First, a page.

The horrific child sexual abuse scandal that has been festering at Penn State gets worse by the day. Among the legal issues are the state law requirements about who has an obligation to report suspicions of abuse, who should receive the reports, and when the reports must be made. Pennsylvania Gov. Tom Corbett already has called for strengthening the reporting requirements, and comments from spokespersons representing both political parties suggest that change will come quickly.

What are the requirements for reporting to the authorities when a veterinarian suspects animal abuse and neglect? Not surprisingly, state laws are a mishmash of regulations ranging from mandatory reporting in some states to an outright prohibition on the release of any veterinary records without client consent in others.

If you’ve been a reader of Horses and the Law for a while you know that I’m a member of the Animal Legal Defense Fund and a supporter of many of the organization’s positions. A couple of months ago, ALDF compiled an informative list of state reporting requirements.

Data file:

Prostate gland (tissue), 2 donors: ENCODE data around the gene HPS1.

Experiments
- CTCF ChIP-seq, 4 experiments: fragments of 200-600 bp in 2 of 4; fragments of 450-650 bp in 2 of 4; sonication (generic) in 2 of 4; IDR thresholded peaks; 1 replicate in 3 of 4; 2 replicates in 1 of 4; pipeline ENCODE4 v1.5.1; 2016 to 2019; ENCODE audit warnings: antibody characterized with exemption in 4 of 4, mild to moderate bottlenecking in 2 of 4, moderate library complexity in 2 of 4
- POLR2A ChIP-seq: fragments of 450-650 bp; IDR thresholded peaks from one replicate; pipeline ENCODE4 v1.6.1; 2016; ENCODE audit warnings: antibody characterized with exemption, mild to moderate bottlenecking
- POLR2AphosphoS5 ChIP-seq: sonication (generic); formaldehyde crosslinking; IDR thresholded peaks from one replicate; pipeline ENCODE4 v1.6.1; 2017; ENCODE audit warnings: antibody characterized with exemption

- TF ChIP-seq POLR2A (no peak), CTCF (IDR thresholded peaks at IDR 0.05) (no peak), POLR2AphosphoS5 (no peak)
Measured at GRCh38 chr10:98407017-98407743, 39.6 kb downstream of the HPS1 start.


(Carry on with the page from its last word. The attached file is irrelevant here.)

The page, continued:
According to the ALDF, reporting at least some instances of suspected abuse and neglect by a veterinarian is mandatory in only 11 statesÑArizona, California, Colorado, Illinois, Maine, Minnesota, Nebraska, Oklahoma, Oregon, West Virginia, and Wisconsin. In five statesÑGeorgia, Maine, New York, Oregon, and Rhode IslandÑveterinarians “may” report abuse and neglect but are not required to do so. (Maine and Oregon show up twice because reporting is mandatory only for “aggravated” cruelty and discretionary for everything else.) In M